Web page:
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Discover Data

By Zachary ZorichAugust 2, 2004 5:00 AM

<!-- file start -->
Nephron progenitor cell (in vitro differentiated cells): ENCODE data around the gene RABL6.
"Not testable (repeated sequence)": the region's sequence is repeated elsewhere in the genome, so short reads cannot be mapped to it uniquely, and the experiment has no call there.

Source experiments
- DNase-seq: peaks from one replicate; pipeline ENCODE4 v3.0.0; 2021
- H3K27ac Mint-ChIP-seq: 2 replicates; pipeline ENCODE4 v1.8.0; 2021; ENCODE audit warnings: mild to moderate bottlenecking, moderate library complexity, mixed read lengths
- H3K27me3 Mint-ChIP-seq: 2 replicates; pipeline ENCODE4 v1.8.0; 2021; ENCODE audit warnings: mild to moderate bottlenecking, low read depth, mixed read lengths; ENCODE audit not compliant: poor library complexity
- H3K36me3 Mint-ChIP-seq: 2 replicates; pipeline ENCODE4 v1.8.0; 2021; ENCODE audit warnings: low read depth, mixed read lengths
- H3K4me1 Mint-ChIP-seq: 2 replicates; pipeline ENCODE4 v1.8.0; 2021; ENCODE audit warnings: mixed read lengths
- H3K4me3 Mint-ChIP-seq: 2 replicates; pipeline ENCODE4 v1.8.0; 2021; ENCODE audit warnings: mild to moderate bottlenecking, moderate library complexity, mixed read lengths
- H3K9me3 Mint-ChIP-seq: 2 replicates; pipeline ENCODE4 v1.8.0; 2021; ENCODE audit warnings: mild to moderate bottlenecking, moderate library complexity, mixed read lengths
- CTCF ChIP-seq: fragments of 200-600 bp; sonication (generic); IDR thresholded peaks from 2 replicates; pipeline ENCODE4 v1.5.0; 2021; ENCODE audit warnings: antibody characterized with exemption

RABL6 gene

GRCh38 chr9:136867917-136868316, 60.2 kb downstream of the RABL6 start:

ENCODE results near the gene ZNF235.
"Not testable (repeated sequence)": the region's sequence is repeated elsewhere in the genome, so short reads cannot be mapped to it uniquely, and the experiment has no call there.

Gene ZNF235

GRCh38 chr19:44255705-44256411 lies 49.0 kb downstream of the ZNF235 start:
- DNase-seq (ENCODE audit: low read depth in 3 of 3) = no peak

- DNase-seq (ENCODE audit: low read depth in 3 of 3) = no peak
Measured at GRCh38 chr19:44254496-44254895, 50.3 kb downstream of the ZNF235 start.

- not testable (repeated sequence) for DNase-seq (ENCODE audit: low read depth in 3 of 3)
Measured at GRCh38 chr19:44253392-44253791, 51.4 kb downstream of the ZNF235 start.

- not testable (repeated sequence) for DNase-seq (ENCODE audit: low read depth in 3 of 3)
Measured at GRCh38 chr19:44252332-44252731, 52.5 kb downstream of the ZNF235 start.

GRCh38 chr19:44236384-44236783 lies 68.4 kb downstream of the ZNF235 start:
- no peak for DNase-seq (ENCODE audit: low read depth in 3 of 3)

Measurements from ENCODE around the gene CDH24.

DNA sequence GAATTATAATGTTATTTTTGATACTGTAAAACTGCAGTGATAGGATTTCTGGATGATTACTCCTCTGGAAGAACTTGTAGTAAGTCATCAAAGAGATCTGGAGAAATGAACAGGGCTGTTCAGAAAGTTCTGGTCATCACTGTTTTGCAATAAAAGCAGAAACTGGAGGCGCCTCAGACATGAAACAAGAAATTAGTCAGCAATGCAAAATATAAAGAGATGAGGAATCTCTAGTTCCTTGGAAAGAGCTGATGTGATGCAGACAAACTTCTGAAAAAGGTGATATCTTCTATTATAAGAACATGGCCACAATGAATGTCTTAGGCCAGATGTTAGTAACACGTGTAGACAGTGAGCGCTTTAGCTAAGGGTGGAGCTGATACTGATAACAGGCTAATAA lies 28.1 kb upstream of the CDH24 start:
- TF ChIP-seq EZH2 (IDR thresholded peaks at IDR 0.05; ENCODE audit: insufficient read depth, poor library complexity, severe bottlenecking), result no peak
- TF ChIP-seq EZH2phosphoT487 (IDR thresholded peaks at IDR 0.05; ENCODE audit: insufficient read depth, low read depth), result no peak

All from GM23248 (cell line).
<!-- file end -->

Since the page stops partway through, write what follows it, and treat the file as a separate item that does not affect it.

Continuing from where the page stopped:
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The blood pressure of children in the United States is on the rise—attributed in part to increasing obesity. A team led by epidemiologist Paul Muntner of Tulane University analyzed health surveys of Americans aged 8 to 17 and found that systolic (peak) blood pressure has risen an average of 1.4 points since 1988–1994. A 1- to 2-point increase results in a 10 percent increase in the risk of developing hypertension by 30, studies show. Muntner offers simple but often ignored solutions: Children should exercise, eat a healthy diet, and have their blood pressure checked regularly.

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